Ramadan in Moscow

Many Muslim students who are studying away from home for the first time encounter the same unforeseen difficulties, such as having to get up on their own for suhoor without a parent dragging them out of bed or enduring a taxing day on campus only to return home without any food to break their fast with. Coming over here definitely altered my Ramadan situation. My sister doesn't constantly warn me not to sleep right before breaking my fast, nor is my mother here to pamper me with various dishes. You don't get to eat Son Papdi, Kanafeh, Samosas, Chana Chat, Pakoras, or Fatayer. It's not that you cannot make them; it's simply that you're alone and don't feel like cooking different kinds of meals after a long, exhausting day. Having said that, I believe the biggest adjustment is explaining to people outside why I go without eating all day. In a new city, I was concerned about how I would handle fasting. But I soon understood that Ramadan in Moscow is a special and exceptional experience.

The first few days were difficult because I had to fast for about 14 hours per day while also attending classes, completing assignments, and preparing for them; you can't really concentrate when you're hungry, and you're exhausted after breaking your fast at 7:30 p.m. I explain how I manage I started cooking as soon as I got home from a lecture. I would break my fast with a tiny serving, offer Maghrib prayers, and then finish the meal. Due to the short time between iftar and sehri, leftovers were served for both dinner and sehri. Even though it is challenging to get adequate sleep, since Isha begins at midnight and Fajr comes at around three in the morning, it is still manageable.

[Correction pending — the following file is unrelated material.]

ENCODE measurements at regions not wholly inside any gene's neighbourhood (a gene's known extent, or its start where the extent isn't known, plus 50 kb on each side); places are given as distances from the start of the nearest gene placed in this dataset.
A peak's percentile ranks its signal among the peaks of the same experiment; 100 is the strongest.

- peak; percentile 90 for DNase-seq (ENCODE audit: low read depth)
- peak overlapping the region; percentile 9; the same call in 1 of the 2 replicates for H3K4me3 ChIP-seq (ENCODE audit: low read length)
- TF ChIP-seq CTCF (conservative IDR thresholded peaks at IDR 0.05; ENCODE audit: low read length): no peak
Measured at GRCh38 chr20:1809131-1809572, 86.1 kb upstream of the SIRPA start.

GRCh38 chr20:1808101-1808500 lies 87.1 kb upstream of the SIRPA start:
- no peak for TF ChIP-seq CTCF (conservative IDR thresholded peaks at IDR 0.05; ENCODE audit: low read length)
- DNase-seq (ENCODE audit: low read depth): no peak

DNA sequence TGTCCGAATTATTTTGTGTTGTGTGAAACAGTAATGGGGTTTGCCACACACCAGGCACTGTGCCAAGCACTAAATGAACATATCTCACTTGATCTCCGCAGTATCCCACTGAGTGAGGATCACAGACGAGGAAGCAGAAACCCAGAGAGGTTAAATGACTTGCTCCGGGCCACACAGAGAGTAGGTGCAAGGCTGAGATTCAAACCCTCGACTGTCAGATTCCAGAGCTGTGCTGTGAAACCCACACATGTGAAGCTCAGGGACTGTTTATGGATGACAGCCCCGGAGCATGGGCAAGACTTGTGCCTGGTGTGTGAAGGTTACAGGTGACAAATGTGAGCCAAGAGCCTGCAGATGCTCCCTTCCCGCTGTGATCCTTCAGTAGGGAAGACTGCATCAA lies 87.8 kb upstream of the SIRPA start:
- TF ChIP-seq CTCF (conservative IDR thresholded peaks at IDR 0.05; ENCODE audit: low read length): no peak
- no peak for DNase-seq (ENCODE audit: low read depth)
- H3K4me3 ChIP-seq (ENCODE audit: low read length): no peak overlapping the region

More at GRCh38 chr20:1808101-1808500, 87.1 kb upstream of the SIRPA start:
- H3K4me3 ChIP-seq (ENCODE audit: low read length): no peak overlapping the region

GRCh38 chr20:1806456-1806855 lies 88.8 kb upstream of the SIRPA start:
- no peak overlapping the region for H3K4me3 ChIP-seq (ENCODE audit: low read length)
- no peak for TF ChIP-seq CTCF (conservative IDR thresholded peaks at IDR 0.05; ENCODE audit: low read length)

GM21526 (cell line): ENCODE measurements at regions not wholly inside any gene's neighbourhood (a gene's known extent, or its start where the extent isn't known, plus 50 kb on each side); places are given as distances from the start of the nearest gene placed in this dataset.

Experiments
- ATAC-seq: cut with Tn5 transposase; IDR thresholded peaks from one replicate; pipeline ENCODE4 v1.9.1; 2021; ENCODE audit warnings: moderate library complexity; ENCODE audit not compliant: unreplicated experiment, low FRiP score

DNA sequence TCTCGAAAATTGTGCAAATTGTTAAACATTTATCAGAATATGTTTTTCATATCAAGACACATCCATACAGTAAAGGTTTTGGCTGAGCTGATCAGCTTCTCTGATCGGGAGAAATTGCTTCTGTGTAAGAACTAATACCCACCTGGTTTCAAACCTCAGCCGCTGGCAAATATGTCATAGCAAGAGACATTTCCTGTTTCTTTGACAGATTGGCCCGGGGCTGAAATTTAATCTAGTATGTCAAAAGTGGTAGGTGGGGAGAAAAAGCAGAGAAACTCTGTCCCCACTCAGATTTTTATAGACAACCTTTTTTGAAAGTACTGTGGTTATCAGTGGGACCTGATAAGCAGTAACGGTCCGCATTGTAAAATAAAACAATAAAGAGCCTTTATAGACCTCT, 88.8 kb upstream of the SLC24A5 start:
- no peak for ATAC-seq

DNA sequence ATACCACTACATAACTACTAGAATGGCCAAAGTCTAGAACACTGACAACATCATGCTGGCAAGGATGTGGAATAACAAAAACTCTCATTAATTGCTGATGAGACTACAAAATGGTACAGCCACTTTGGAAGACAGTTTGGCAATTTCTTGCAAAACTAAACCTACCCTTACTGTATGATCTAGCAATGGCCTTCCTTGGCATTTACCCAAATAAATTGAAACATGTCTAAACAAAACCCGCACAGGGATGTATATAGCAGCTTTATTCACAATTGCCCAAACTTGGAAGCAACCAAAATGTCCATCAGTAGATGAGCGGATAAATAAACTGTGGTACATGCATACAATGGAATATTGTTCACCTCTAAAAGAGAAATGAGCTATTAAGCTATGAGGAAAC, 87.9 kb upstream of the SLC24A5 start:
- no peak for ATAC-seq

Moscow Cathedral Mosque

I used to solely visit mosques to pray taraweeh back home, but in Moscow I had more of a reason to go. After attending university, I frequently took the train to the Moscow Cathedral Mosque, which is the closest and biggest mosque. The mosque is set up to represent community and being with others who are like me. The metro makes it simple to go to the mosque. Simply take the brown Koltsevaya line 5 and get off at the Prospekt Mira stop. From there, proceed to the stadium on foot. It requires a 15–20 minute walk. Throughout Ramadan, thousands of Muslims participate in group prayers. I had the opportunity to interact with people from all around the world during Ramadan. I became more aware of their various traditions and practices, and I was astounded by the beauty of diversity. It is lovely to see people of different ethnicities praying together from across the world.